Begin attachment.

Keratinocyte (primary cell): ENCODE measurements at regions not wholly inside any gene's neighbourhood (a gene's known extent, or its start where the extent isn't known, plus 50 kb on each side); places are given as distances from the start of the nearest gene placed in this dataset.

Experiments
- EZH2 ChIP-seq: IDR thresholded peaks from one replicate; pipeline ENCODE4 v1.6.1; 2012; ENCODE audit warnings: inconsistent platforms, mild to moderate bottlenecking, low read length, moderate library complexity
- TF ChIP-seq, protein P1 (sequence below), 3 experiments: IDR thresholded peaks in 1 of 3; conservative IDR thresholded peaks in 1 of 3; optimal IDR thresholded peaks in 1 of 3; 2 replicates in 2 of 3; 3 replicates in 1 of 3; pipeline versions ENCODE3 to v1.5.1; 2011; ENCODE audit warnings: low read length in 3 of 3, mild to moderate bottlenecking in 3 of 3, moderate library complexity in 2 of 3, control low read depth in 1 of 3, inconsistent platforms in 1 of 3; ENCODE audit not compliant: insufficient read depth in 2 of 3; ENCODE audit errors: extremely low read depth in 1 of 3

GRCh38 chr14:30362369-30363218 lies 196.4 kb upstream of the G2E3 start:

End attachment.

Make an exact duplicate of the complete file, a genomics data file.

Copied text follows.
Keratinocyte (primary cell): ENCODE measurements at regions not wholly inside any gene's neighbourhood (a gene's known extent, or its start where the extent isn't known, plus 50 kb on each side); places are given as distances from the start of the nearest gene placed in this dataset.

Experiments
- EZH2 ChIP-seq: IDR thresholded peaks from one replicate; pipeline ENCODE4 v1.6.1; 2012; ENCODE audit warnings: inconsistent platforms, mild to moderate bottlenecking, low read length, moderate library complexity
- TF ChIP-seq, protein P1 (sequence below), 3 experiments: IDR thresholded peaks in 1 of 3; conservative IDR thresholded peaks in 1 of 3; optimal IDR thresholded peaks in 1 of 3; 2 replicates in 2 of 3; 3 replicates in 1 of 3; pipeline versions ENCODE3 to v1.5.1; 2011; ENCODE audit warnings: low read length in 3 of 3, mild to moderate bottlenecking in 3 of 3, moderate library complexity in 2 of 3, control low read depth in 1 of 3, inconsistent platforms in 1 of 3; ENCODE audit not compliant: insufficient read depth in 2 of 3; ENCODE audit errors: extremely low read depth in 1 of 3

GRCh38 chr14:30362369-30363218 lies 196.4 kb upstream of the G2E3 start: